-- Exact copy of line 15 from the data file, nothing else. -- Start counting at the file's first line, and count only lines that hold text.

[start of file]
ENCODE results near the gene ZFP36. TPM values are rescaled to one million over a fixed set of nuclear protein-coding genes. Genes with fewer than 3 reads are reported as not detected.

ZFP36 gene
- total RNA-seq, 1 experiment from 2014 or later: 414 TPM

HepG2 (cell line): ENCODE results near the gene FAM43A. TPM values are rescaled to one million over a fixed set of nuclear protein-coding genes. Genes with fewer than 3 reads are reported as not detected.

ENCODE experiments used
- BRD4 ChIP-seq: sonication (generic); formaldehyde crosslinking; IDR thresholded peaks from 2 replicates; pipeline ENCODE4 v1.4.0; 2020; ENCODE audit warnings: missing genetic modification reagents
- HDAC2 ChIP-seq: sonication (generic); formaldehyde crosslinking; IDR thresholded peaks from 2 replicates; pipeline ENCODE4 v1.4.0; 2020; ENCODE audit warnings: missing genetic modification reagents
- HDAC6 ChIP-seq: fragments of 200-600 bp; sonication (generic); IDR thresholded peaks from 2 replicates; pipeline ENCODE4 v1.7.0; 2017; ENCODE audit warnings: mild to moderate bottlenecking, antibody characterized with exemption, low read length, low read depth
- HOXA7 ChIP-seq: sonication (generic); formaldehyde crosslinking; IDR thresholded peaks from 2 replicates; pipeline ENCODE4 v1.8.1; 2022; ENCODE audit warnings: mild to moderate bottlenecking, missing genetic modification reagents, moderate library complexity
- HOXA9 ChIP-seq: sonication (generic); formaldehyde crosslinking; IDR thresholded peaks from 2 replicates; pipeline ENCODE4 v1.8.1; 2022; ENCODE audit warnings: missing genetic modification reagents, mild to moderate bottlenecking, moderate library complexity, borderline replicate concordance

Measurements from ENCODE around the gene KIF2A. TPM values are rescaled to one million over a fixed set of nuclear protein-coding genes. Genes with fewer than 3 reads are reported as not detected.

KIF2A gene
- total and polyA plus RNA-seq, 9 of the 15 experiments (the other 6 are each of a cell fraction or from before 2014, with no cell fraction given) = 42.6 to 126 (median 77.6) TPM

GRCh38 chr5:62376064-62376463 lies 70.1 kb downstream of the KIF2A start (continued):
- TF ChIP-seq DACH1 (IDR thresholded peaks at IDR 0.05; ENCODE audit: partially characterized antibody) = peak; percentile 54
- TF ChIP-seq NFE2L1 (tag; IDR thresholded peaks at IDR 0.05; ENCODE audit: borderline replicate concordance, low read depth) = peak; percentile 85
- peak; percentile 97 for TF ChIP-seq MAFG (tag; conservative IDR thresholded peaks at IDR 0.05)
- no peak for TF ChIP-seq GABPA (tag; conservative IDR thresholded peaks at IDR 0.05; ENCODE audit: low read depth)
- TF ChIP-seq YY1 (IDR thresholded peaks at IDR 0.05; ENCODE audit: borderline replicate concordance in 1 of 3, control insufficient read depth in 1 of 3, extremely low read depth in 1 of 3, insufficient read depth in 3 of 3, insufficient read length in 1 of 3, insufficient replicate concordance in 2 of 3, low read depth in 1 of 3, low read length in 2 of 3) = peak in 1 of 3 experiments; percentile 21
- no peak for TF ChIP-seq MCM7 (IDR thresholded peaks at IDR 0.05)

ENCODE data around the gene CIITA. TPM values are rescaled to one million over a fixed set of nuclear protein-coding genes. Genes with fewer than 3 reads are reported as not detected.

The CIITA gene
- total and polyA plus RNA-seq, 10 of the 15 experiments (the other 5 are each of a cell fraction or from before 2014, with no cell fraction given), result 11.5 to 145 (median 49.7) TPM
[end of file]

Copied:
- TF ChIP-seq DACH1 (IDR thresholded peaks at IDR 0.05; ENCODE audit: partially characterized antibody) = peak; percentile 54